I saw it on the dresser amidst several other insignificant objects. It’s surprising presence slightly unsettling as I wondered how he could have left it behind. I had just returned it to him this morning, keeping it in my possession days after I had finished reading it, if not to flip through my favourite passages then to simply have it close at hand almost willing it to inspire me. His copy of Into the Wild sat eagerly underneath a torn page of his notebook that screamed “Joya!” Inside of which, told me that “There’s always more to read… so read on! ! & Take Care. “

I almost laughed out loud because there was nothing more perfect that he could have left behind for me, and I almost laughed because I had not expected it when I should have.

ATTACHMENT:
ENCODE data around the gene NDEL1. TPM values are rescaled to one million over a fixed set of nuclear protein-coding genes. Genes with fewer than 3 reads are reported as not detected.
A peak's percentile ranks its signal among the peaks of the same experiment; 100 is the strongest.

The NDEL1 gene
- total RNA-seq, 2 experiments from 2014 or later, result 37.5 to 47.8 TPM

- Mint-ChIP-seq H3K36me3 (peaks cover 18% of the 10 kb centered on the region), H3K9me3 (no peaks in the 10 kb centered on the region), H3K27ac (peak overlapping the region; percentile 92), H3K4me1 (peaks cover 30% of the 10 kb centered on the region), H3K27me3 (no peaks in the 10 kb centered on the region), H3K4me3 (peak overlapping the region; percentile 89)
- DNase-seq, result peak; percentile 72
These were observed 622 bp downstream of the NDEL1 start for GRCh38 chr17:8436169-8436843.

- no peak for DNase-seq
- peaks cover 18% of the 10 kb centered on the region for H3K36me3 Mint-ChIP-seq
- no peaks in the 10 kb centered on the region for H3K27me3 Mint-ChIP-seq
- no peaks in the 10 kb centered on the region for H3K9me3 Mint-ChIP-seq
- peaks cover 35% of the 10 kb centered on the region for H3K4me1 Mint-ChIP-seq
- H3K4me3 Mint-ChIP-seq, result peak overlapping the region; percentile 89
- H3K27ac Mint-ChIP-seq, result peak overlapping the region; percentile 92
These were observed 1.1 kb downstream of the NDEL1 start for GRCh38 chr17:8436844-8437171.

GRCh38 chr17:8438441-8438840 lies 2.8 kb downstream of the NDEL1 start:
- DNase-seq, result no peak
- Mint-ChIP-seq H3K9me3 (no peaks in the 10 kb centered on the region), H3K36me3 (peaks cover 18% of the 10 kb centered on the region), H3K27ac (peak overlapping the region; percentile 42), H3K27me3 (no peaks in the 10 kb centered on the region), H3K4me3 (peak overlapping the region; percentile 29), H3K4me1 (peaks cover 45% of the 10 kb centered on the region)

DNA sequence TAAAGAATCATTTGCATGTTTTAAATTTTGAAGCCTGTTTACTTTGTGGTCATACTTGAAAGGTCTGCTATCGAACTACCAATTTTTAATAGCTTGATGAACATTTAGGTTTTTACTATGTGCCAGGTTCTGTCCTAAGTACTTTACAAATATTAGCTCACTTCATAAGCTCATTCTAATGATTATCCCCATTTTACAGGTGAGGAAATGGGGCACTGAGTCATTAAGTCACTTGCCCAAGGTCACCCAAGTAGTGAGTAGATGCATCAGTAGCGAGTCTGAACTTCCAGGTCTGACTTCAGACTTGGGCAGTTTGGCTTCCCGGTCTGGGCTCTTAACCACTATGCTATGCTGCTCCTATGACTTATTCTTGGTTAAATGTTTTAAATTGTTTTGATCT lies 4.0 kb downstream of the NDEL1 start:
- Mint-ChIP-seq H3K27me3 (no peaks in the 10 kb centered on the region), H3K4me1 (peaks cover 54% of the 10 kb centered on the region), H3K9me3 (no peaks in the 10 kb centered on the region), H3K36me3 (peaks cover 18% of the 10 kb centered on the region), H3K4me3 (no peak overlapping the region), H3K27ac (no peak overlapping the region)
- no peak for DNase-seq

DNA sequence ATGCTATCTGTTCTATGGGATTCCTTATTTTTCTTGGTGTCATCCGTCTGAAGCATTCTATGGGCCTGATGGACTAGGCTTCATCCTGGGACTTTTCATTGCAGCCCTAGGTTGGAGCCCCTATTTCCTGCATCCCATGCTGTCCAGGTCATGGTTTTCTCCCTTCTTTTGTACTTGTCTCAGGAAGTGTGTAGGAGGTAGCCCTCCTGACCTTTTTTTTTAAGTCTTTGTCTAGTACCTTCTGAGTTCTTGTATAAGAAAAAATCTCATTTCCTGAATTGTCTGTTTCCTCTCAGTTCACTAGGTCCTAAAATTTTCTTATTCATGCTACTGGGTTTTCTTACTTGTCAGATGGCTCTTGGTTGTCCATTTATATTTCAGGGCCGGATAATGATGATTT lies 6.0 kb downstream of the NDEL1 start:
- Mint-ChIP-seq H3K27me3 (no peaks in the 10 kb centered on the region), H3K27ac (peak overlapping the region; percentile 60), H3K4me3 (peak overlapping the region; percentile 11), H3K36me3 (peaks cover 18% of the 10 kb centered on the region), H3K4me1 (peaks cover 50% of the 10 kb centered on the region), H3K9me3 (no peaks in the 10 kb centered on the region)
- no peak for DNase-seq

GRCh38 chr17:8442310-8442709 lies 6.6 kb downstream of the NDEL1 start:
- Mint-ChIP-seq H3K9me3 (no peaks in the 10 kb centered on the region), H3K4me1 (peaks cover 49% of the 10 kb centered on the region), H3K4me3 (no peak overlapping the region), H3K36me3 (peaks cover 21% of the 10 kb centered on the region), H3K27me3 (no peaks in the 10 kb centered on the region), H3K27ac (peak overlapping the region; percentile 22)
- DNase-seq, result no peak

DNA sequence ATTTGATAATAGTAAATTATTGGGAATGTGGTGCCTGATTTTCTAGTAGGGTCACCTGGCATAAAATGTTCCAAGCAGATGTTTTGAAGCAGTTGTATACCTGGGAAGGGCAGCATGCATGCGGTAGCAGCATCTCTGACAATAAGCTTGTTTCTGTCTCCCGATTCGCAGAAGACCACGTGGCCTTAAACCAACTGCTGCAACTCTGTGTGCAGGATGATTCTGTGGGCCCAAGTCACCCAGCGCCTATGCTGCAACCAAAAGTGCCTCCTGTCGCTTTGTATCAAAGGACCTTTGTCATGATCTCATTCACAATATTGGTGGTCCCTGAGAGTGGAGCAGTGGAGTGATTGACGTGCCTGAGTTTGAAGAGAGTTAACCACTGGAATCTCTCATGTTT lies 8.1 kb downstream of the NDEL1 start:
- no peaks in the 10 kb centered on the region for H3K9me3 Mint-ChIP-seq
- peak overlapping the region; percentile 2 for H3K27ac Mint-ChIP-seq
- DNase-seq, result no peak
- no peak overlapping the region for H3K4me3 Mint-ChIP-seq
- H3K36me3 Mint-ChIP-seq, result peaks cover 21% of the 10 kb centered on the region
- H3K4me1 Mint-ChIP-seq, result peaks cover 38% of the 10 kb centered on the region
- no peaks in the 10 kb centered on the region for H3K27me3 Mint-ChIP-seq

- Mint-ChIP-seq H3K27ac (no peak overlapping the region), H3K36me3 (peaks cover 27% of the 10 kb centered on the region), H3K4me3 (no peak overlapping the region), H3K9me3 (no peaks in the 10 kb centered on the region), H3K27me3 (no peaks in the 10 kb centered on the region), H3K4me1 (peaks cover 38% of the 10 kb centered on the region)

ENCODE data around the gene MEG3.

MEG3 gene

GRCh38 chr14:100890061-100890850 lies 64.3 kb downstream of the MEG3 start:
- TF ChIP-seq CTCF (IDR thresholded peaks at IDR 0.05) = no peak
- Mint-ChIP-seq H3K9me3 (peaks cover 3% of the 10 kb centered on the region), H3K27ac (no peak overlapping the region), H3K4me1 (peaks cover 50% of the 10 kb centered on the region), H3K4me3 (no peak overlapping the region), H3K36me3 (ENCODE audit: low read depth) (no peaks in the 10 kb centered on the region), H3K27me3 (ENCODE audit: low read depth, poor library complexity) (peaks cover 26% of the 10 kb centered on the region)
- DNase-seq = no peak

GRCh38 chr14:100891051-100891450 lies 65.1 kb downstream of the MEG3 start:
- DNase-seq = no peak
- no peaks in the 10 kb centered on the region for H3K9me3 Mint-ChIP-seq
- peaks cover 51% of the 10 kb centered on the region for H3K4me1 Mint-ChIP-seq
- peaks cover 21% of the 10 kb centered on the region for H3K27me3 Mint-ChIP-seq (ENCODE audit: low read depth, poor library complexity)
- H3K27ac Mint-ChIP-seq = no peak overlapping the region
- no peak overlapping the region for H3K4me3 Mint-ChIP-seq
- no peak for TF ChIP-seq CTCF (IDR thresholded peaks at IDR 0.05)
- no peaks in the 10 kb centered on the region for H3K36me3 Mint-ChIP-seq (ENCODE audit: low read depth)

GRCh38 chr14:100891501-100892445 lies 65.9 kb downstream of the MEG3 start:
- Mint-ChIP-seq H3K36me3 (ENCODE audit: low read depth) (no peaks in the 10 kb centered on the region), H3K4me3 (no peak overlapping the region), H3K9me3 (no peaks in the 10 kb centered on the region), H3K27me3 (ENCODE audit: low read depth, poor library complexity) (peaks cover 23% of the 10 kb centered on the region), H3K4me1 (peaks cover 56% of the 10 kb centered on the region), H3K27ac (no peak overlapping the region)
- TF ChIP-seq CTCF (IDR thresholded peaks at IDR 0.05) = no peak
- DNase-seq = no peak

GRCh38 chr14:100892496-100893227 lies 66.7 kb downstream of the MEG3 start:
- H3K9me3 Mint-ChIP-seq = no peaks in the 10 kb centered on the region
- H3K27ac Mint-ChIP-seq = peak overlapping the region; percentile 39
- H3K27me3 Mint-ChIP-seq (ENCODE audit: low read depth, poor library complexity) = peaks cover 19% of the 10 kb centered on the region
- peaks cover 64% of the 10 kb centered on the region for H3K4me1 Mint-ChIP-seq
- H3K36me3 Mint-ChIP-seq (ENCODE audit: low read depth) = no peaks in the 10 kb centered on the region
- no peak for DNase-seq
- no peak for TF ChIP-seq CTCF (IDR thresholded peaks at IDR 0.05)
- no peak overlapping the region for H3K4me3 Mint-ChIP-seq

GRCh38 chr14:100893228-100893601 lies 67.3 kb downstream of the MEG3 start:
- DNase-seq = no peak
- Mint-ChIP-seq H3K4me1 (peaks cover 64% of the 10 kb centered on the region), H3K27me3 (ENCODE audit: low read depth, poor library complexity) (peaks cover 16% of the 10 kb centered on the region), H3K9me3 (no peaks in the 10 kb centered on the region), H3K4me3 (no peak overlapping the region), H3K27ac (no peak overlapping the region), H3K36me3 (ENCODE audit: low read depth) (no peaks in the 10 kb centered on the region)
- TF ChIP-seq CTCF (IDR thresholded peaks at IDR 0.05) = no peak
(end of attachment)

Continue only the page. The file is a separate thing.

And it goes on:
It would be factitious for me to claim that the book had changed me somehow, because it had not. To say that the adventures of Chris McCandless and his reckless but undeniably admirable will of being stirred awake the adventurous spirit that lied within me, would be untrue. At this point, my adventurous and insatiable soul has been roaring loudly for years. What Into the Wild has done for me, is simply remind me that I am not alone in how I feel. I discovered, though I should have already known, that there are many others who seek out and sometimes find the illumination of a life lived on the fringe. In my case, it is easy to forget that I am not as crazy as others have helpfully informed me. I know of only one other person who sometimes feels the way I do, and even he does not reflect the zeal that I possess.  I often live a life that teeters between that of a life within a society and one that lies outside of it, a life that gives me the feeling of an outsider in either scenario. However, the comfort of belonging to a society is that there are many others that do as well, so that when I am a citizen I hardly ever need convincing that everything is right with the world. On the other hand, vagabonds are fundamentally loners that in seeking a kind of Vagabond Anonymous for a sense of community lay a paradox, therefore I have no one to tell me that what I feel is not as extraordinary as it seems. But because I am still in between both worlds, and have not yet dared to choose one side, I usually feel wrong for wanting what’s out there. Try as they might, friends and family always fail at understanding my desire. I expect that they believe I am simply going through a phase and it would not be too long before I file for my 401-k and put a down payment on a quaint little house with white shutters and white fences on Pearl Street.